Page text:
Jessica Love, a native Memphian, serves seventy steaks a night while writing stories about mermaids in her head. She is a short fiction and nonfiction writer, who dabbles in poetry. Her short stories, “Eight Weeks to the Sea” and “The Losing Man,” have been published in Castings, the literary journal of Christian Brothers University, where she is currently earning her B A in Creative Writing. Jessica’s poetry and short stories have won several awards, and she has attended the Irish Writing Program in Dublin, Ireland through the University of Iowa.
Jessica's piece, "H(us)ks," appears in issue 20 of Under the Gum Tree, published July 2016.
Q. When did you start writing and why? What inspires your writing now?
A. In the most cliched sense, I've always wanted to tell stories. As a child, I created my own fairytales. Today, I write magical realism. I love trying to understand people through extended metaphors.
Q. Why are you drawn to nonfiction? What can you express through nonfiction?
A. I think the stories about ourselves and our families are the first stories we know, and while they may seem like the easiest to tell, the truths that we find out in our most personal stories are the hardest and most gratifying to grapple with. Creative nonfiction allows you to discover these truths.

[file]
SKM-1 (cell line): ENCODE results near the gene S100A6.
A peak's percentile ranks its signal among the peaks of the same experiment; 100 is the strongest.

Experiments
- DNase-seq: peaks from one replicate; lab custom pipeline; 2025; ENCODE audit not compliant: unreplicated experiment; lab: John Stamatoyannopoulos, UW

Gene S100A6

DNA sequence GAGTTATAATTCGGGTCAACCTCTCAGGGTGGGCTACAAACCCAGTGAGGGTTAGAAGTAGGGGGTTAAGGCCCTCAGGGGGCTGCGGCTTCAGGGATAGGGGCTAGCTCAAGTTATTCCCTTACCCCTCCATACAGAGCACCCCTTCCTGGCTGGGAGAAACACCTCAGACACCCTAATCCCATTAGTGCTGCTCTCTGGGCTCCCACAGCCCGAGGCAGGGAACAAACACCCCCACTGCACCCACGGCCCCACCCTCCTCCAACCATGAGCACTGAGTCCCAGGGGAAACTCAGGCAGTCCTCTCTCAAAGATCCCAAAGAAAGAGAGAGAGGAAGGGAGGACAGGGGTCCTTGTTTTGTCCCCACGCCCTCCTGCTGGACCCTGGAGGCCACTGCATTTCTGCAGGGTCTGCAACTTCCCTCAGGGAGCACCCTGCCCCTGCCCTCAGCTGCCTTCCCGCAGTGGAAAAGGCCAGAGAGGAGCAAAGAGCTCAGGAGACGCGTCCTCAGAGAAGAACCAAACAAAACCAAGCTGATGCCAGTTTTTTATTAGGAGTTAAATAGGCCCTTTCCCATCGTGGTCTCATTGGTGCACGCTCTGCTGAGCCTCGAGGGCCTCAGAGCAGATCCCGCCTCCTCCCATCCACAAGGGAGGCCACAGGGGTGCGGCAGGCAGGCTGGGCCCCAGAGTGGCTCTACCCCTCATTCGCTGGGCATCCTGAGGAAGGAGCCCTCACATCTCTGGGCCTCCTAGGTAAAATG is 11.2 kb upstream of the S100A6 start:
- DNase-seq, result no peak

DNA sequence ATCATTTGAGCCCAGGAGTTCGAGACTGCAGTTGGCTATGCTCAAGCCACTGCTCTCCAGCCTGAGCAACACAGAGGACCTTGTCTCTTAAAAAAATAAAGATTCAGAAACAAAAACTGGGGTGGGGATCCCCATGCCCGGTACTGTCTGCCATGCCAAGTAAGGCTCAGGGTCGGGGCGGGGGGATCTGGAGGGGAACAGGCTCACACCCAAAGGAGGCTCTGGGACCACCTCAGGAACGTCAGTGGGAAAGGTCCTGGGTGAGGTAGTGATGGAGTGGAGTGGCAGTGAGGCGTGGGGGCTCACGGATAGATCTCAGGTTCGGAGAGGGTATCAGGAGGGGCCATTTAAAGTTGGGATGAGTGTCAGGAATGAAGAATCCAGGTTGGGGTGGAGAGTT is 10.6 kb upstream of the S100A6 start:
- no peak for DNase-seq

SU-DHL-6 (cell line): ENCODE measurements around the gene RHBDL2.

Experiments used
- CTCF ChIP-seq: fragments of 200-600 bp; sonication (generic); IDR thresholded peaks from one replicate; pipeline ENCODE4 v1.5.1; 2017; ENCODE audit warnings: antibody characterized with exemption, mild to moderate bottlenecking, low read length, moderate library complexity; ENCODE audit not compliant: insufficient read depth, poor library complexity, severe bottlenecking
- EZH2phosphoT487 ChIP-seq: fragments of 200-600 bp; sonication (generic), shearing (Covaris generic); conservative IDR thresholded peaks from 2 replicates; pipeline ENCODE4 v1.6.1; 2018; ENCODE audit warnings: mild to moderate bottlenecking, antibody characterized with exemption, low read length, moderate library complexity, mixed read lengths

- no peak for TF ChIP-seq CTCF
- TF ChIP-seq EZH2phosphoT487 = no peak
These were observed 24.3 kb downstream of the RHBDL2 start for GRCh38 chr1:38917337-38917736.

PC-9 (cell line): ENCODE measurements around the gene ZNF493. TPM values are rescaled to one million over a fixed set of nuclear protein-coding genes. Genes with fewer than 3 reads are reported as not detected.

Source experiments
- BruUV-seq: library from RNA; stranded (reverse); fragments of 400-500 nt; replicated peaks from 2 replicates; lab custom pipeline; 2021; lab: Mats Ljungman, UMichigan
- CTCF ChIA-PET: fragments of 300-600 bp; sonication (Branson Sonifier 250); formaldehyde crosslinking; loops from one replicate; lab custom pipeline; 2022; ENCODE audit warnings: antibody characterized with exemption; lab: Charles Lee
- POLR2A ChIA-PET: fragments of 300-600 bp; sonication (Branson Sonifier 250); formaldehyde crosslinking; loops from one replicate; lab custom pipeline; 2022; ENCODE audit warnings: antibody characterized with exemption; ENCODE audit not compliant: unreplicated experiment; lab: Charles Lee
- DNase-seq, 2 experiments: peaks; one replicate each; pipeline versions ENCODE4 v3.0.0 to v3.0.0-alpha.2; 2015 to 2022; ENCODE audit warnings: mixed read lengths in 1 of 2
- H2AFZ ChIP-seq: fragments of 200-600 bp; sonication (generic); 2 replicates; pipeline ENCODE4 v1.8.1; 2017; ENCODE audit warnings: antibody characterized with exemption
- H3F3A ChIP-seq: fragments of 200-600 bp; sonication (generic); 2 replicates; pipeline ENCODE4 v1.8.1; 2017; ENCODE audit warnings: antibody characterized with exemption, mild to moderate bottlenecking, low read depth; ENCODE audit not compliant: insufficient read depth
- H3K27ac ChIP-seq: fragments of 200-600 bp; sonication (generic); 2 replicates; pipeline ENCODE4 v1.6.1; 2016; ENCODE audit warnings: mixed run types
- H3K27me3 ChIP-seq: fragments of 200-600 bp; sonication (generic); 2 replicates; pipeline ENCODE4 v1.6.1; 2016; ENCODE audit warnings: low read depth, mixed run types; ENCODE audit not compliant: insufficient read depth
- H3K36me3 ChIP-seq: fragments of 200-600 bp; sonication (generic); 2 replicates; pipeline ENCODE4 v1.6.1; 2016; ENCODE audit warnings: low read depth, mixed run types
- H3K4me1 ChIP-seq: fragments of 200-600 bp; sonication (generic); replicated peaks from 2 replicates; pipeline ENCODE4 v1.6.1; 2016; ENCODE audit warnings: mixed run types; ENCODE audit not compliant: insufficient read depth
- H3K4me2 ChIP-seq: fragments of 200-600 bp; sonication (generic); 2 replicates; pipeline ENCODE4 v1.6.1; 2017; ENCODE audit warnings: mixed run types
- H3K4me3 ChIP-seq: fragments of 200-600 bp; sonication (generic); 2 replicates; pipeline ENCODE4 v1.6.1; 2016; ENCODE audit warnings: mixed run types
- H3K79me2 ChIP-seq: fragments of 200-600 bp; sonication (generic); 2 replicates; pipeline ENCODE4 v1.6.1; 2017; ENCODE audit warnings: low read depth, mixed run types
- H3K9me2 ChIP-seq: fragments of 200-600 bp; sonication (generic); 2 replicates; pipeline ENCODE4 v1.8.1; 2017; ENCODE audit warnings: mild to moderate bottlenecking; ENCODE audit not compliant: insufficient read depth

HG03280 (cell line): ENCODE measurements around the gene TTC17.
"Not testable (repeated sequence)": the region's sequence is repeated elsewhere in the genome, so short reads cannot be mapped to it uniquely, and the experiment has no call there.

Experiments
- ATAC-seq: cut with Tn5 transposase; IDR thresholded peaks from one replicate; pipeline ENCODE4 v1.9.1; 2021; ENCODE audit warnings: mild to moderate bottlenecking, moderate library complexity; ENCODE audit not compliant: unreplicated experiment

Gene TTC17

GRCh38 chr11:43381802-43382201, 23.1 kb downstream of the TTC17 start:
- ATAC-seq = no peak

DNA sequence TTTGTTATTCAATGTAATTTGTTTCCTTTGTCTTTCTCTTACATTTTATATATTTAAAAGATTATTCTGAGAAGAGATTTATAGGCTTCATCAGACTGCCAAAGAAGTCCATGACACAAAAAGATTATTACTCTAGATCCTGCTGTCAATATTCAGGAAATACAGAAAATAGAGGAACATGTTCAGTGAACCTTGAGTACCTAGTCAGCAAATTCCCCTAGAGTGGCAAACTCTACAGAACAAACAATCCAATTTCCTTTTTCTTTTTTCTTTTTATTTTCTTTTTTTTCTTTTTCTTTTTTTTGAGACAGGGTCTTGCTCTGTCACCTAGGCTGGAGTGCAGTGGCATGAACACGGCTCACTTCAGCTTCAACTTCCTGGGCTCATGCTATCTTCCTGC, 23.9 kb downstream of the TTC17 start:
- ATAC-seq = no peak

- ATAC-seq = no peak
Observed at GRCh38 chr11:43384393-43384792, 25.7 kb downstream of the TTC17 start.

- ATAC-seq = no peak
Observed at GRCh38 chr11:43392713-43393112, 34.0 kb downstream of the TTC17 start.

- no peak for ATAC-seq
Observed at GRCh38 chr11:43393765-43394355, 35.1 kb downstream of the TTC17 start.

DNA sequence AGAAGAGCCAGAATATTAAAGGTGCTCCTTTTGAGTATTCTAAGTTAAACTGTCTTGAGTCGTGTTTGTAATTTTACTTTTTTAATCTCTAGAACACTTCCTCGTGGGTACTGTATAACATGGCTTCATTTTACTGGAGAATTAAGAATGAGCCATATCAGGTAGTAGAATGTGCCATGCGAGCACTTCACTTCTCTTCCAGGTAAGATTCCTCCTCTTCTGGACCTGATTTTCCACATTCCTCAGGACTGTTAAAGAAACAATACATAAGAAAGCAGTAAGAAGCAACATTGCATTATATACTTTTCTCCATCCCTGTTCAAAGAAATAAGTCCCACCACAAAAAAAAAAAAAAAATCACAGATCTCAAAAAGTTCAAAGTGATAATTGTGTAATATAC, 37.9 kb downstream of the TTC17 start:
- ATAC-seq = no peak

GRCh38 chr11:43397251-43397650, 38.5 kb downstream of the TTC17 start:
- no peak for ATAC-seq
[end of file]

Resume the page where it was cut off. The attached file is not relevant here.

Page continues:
Q. You use lots of figurative language in your piece, what do you think this adds to a story and why did you include it here?
A. Figurative language is creative writing. To be able to portray the emotions I'm feeling to the reader; I need images and metaphors.
Q. What events do you think warrant a story or should be written about?
A. I attended the Southern Literary Festival this past April, and Ann Patchett spoke about why she writes. I don't remember everything that she said, but one thing stuck out: she writes the stories that she wants to be told. I believe in that. I tell the stories I want to hear in my fiction, and the stories I need to hear in my nonfiction.
Q. Explain the significance of the title of the piece. Your family turmoil doesn't really dissolve by the end of the piece. Why did you feel it was important to write this piece and what message did you intend to be left with the reader?
A. "H(us)ks" is a story about my childhood relationship with my mom, and the layers of that relationship. It's a story about the traces of your parents that you find in yourself. The story is framed within the day that I found out that my parents were getting divorced, and, as a child, this was the day that played on repeat.